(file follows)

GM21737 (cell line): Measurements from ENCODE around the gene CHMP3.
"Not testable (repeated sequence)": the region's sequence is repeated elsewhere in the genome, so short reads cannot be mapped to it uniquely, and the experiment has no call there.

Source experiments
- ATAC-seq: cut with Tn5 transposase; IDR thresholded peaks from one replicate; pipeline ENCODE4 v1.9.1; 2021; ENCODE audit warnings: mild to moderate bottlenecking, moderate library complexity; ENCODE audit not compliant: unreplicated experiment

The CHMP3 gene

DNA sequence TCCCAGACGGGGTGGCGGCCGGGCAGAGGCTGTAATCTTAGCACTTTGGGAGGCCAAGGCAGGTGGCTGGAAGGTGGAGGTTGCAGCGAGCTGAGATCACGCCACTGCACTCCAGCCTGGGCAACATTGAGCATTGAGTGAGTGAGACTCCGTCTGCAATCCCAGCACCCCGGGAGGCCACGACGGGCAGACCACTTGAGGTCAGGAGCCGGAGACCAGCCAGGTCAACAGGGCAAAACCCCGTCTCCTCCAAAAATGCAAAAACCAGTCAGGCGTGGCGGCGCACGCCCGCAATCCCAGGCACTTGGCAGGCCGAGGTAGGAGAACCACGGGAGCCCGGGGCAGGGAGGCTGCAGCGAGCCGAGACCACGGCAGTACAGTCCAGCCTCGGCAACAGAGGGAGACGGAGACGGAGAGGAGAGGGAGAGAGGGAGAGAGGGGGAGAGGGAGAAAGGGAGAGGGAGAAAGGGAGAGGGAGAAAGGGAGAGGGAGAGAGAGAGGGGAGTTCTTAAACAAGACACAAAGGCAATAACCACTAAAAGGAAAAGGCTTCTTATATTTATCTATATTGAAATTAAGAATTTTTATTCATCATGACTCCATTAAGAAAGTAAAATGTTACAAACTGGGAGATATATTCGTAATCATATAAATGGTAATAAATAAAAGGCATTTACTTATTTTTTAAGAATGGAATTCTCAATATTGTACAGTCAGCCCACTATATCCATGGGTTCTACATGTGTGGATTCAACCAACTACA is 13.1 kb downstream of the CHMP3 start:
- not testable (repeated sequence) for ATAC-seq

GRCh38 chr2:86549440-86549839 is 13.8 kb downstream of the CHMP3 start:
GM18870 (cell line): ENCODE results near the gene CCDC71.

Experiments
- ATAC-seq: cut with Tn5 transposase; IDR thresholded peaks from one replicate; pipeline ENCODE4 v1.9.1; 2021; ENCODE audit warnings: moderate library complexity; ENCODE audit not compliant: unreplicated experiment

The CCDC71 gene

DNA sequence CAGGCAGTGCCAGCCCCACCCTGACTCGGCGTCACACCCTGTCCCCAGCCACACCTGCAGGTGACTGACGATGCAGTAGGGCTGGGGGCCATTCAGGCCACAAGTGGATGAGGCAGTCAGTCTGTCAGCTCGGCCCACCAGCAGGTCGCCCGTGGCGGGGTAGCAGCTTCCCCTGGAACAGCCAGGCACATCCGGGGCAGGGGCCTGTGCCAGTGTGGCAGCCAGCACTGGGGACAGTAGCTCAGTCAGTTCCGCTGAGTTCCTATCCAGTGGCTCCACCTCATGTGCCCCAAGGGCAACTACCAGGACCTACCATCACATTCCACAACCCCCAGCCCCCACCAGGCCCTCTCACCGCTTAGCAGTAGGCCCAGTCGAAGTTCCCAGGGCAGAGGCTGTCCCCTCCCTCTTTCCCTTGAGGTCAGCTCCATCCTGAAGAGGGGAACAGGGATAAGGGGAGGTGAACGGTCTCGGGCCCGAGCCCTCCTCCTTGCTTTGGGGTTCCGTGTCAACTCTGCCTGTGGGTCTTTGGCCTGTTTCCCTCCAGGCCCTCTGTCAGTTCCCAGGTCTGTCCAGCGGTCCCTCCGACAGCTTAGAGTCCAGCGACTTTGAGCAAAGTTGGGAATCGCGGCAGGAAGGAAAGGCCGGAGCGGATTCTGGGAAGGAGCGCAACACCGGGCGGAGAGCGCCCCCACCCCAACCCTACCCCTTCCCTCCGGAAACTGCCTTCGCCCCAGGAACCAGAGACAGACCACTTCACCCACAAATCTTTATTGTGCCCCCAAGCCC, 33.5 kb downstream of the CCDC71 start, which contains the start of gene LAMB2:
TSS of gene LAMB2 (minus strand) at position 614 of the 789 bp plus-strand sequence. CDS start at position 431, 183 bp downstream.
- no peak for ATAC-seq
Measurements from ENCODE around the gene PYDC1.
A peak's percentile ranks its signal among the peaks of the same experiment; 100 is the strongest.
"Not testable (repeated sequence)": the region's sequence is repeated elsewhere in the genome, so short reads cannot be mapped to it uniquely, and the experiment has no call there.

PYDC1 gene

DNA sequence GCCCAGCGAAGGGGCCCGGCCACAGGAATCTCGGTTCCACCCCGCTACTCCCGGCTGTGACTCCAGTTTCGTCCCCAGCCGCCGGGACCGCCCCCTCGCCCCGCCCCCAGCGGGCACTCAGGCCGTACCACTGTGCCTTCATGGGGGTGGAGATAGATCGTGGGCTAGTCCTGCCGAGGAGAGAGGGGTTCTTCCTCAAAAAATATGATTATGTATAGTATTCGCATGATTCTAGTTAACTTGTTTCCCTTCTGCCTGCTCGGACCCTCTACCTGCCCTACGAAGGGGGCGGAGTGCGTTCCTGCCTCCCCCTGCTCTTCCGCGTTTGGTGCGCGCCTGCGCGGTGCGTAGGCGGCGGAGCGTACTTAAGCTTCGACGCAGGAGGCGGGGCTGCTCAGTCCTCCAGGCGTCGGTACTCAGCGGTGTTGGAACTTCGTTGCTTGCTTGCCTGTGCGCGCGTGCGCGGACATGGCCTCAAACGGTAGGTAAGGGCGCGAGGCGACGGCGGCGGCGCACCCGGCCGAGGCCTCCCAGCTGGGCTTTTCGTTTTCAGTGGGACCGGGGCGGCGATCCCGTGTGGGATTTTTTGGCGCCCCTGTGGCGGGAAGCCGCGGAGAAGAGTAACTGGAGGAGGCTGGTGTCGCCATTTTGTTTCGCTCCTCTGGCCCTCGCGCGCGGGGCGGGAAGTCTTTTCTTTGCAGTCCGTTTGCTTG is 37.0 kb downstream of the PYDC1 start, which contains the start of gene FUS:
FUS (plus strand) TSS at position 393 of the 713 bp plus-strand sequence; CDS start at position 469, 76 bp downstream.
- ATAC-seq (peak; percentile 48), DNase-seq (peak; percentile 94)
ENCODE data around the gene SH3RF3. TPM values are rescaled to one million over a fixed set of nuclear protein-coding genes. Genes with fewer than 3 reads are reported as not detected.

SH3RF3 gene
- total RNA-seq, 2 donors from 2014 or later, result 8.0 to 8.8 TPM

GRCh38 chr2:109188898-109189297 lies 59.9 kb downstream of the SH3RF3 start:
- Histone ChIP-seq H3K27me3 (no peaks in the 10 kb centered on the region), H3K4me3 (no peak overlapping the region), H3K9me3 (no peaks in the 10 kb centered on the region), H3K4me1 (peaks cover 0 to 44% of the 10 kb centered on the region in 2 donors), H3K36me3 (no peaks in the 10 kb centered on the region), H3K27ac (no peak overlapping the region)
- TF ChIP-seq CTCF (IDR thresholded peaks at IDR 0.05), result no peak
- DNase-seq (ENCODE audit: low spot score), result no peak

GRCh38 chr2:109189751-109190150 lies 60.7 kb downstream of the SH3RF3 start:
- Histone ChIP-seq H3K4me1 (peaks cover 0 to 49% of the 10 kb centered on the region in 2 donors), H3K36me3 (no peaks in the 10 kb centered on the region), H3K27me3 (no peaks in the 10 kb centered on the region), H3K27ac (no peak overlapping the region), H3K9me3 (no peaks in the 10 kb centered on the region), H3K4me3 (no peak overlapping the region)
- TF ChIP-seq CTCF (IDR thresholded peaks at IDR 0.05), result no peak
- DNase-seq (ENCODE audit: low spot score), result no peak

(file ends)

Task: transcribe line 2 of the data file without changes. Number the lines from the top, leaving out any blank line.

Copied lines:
"Not testable (repeated sequence)": the region's sequence is repeated elsewhere in the genome, so short reads cannot be mapped to it uniquely, and the experiment has no call there.